Some quick notes on Memorial Day at Fredericksburg National Cemetery
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2:42 a.m. Tuesday, May 29, 2012
I suspect that anytime one walks alongside a large group of enthusiastic people engaged in excited conversation, it makes for a memorable experience.
Particularly if their ages run the gamut from 5 to 85.
So for me, Monday was an unusually noteworthy day as I reported on the procession of folks who walked from the Rappahannock River to Fredericksburg National Cemetery, following in the spirit of people who made the same journey six years after Appomattox to honor Union soldiers buried there.
At noon, when these individuals and many others gathered atop Marye’s Heights for the National Park Service’s annual ceremony, they were told it was the largest group that the current staff of Fredericksburg and Spotsylvania National Military Park remembered assembling there for Memorial Day.
Park Superintendent Russ Smith said their presence should remind others that, in some sense, “every day should be Memorial Day.”
I got the feeling that many in the crowd and that all of the dignitaries, from Jim Breeden of the local American Legion post to the Rev. Lawrence Davies to Congressman Rob Wittman, understood that idea very well.
Davies, who was Fredericksburg’s mayor for two decades, gave an energetic keynote address whose vision spanned from the Civil War to the present moment. It included many enlightening details, but before I can hope to do any justice to his remarks, a full report will have to await some sleep.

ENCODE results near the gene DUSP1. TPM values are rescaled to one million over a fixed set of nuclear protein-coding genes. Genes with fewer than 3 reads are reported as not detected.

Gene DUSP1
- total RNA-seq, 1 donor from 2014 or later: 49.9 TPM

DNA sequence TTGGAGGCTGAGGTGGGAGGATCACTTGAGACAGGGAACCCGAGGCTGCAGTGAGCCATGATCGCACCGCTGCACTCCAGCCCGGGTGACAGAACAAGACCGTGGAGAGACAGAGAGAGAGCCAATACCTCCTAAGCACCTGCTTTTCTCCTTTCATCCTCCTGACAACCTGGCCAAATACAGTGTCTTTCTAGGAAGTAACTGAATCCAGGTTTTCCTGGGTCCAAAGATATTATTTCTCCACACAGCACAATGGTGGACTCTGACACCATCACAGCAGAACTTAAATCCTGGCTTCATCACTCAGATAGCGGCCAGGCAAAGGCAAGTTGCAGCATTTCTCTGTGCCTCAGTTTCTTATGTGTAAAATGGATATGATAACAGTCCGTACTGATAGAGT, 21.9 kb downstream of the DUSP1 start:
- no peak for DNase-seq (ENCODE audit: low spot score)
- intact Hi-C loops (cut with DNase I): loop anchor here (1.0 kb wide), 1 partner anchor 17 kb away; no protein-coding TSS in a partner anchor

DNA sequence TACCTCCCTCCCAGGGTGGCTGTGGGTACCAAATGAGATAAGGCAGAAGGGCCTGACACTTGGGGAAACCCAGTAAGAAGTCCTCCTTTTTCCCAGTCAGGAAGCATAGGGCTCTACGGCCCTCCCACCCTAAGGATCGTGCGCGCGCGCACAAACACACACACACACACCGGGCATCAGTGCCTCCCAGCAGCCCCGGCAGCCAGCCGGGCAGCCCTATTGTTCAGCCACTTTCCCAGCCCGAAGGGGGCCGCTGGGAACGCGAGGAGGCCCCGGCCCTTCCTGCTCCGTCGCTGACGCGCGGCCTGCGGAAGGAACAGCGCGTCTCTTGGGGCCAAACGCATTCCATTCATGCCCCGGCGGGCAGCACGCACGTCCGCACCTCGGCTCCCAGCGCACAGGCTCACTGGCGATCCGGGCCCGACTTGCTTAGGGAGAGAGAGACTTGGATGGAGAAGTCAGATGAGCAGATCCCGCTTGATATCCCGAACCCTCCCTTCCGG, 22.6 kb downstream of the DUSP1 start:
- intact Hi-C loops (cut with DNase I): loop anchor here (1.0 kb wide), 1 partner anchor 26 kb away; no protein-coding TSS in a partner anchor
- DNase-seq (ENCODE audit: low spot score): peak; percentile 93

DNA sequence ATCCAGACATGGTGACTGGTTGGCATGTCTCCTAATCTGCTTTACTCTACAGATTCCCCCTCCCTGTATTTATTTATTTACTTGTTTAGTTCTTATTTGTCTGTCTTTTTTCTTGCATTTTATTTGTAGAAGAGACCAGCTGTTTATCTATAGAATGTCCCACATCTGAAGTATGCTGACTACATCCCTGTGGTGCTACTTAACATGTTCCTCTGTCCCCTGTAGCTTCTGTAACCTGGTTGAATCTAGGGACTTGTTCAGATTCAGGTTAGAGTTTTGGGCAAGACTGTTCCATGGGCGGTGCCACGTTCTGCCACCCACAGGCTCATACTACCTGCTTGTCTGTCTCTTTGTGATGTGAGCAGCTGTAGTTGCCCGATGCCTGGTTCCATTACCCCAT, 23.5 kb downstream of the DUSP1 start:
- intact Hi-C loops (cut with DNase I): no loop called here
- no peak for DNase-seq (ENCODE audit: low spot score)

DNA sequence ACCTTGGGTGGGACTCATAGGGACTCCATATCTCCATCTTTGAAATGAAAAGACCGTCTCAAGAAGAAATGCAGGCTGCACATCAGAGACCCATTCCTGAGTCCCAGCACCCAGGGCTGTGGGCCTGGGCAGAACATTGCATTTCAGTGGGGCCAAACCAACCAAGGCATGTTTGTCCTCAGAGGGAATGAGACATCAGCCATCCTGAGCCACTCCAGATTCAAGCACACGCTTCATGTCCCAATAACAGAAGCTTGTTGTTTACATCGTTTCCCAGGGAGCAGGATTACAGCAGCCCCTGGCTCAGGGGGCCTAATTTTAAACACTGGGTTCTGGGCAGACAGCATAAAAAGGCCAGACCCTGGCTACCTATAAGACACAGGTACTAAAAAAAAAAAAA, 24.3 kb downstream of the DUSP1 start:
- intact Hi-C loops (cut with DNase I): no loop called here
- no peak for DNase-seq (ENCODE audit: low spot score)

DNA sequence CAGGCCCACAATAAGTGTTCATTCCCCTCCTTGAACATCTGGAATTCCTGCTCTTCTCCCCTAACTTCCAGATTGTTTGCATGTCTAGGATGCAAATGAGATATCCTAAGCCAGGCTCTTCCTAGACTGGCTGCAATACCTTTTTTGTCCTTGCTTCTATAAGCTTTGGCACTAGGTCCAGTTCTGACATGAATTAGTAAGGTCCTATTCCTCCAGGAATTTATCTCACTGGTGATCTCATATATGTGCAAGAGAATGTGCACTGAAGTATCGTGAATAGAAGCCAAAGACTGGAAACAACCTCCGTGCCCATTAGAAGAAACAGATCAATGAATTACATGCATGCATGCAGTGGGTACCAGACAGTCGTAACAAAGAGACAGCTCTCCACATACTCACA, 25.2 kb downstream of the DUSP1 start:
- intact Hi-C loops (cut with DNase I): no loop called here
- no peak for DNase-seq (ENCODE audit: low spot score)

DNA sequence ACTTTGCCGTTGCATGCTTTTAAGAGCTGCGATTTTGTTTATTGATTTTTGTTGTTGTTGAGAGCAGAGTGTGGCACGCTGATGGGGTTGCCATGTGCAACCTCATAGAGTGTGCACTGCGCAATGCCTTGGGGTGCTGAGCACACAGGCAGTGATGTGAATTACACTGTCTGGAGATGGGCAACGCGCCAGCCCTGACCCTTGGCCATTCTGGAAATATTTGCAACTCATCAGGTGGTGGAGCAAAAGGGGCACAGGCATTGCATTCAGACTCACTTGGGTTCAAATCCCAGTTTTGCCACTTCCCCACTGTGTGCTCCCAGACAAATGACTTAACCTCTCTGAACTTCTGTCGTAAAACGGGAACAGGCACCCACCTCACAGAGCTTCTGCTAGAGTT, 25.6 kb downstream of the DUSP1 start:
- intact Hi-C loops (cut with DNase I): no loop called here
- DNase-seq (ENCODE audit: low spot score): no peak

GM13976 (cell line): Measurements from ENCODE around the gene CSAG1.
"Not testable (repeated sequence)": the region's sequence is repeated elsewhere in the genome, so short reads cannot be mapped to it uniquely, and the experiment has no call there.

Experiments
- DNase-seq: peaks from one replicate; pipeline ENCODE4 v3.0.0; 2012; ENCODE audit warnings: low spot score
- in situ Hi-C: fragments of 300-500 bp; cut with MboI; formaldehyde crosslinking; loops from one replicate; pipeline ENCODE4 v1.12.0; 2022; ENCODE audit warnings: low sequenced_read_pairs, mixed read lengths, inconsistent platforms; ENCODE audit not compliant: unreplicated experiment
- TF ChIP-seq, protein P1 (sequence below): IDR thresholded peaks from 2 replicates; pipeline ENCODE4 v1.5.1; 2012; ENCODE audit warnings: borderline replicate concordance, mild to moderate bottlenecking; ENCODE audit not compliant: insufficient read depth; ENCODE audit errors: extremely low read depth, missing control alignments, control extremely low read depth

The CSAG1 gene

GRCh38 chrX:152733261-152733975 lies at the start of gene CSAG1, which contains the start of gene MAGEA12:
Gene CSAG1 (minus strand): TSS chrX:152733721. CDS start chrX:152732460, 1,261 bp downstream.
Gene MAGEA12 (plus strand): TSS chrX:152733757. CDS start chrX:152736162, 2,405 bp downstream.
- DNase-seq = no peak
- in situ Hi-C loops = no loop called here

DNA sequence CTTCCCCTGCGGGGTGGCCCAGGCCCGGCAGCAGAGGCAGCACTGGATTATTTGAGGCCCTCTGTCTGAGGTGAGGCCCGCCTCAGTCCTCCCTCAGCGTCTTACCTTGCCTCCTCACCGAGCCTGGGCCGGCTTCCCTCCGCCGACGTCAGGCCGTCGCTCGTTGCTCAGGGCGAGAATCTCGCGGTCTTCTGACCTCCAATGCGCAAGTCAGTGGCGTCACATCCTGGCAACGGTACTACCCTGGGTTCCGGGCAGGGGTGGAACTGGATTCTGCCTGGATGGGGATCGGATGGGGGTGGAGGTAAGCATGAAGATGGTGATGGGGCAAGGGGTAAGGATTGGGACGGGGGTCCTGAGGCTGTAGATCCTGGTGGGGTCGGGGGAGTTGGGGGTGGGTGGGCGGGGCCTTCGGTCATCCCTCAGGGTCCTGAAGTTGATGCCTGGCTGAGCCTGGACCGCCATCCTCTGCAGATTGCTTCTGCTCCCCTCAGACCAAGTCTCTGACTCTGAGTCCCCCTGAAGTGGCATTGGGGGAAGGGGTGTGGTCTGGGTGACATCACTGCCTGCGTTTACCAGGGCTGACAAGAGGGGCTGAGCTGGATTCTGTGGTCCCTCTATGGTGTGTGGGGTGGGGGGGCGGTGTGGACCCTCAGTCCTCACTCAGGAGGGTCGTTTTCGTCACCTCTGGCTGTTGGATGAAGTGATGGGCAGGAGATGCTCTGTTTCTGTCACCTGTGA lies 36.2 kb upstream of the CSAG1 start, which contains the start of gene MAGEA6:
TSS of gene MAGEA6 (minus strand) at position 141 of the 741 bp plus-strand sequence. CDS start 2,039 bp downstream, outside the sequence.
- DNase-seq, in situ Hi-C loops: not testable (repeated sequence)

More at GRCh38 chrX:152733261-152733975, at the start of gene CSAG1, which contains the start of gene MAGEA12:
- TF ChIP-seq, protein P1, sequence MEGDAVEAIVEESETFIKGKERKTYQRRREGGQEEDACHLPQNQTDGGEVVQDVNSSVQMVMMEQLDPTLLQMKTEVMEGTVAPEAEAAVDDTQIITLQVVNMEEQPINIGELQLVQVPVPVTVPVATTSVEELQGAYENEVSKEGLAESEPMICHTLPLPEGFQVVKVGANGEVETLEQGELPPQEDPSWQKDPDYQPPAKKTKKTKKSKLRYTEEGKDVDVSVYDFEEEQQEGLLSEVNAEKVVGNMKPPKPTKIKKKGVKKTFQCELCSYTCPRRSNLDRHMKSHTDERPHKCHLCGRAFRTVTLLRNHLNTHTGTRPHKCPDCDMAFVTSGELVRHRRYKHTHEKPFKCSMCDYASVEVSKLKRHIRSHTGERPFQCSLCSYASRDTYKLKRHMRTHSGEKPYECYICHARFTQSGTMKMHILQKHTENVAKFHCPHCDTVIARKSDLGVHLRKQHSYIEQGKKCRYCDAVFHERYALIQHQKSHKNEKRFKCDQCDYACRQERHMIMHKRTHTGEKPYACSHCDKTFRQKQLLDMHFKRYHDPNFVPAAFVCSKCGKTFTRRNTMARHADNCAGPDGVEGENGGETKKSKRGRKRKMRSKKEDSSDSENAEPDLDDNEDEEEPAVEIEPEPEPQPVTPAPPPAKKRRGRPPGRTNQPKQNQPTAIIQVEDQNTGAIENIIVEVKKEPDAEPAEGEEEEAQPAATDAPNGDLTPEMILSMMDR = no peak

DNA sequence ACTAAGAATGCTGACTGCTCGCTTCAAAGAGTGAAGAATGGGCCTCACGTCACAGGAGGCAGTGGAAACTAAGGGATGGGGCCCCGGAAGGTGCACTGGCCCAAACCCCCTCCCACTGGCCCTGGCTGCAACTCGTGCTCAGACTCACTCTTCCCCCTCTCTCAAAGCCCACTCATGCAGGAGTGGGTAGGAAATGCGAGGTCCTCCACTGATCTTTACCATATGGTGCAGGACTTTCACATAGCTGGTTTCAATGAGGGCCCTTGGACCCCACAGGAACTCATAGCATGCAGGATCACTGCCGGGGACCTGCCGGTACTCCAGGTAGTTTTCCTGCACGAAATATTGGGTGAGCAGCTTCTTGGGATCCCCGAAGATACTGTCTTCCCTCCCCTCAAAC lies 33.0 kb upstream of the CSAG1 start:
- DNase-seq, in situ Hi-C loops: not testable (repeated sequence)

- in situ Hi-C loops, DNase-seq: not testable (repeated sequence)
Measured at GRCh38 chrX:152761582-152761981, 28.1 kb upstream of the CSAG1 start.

For now, let me end with his closing:
“Today, we have gathered on this sacred soil to honor and recognize every faction of the Civil War in which we were at odds with each other.
“Each faction represented here–North and South, black and white, male and female–can recognize and show appreciation for the principles for which the warriors within our nation–among them the souls who rest here today–sacrificed their lives,” Davies said.
“But now we have, with this reconciliation, a nation that has emerged from the monumental conflict of the Civil War–and as the victor in many other conflicts–a new nation, home of the brave and land of the free. Because of all of these things, we stand reconciled and united in proclaiming for …”
And then the retired minister moved seamlessly into quoting the lyrics of “America the Beautiful”:
heroes proved in liberating strife.
Who more than self their country loved,
And mercy more than life!
God shed His grace on thee,
And crown thy good with brotherhood
From sea to shining sea!